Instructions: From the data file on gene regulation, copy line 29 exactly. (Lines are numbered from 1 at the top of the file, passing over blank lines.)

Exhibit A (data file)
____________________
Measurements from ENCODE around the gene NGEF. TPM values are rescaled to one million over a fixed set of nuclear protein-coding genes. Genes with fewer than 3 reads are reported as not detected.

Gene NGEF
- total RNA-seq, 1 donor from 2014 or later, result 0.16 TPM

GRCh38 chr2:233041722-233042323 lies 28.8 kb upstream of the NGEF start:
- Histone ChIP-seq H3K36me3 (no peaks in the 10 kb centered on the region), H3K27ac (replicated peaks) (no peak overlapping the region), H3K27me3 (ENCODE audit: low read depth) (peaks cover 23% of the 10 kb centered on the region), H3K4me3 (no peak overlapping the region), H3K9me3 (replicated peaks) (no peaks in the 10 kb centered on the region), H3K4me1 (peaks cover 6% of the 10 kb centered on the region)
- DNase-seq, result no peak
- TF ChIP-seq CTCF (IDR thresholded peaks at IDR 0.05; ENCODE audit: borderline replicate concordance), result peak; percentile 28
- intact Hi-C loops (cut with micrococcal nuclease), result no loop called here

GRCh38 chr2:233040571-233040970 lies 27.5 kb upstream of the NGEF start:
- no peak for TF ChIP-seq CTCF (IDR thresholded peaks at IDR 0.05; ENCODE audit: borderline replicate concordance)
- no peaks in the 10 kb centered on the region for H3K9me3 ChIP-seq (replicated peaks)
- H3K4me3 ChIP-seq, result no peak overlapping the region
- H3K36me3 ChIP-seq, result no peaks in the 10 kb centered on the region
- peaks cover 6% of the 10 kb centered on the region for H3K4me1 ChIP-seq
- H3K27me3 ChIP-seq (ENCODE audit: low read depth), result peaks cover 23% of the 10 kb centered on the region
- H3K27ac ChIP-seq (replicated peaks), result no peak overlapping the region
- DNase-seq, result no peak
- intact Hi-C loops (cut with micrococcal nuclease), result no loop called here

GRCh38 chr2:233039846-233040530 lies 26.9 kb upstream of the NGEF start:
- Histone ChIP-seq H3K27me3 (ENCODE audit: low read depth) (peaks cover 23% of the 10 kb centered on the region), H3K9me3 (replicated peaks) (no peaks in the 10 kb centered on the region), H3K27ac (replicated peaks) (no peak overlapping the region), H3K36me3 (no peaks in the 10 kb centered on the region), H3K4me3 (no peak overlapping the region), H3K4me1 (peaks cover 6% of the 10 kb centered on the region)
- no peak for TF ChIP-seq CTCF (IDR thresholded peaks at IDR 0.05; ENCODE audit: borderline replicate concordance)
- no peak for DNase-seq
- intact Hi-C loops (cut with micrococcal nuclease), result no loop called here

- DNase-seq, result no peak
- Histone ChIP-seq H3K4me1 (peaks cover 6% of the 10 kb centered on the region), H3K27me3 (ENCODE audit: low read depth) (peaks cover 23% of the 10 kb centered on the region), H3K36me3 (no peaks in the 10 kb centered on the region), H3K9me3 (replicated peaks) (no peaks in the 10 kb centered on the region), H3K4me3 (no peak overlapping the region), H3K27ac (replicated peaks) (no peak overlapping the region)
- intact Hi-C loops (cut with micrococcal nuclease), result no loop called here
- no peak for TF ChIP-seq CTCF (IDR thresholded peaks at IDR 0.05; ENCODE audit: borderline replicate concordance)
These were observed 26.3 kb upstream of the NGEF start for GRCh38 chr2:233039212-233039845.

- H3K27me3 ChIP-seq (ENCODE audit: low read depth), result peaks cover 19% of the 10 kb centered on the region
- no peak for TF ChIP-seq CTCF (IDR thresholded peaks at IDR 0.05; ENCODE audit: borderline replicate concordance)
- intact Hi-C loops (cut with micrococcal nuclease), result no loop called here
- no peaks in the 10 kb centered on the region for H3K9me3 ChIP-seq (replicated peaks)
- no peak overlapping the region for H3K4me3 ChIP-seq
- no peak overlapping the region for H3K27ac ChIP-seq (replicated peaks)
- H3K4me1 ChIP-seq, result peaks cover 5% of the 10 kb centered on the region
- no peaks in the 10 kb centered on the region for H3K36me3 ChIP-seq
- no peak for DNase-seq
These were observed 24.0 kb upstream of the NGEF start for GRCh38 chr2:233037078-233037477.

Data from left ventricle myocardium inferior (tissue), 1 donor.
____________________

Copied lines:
- H3K27me3 ChIP-seq (ENCODE audit: low read depth), result peaks cover 19% of the 10 kb centered on the region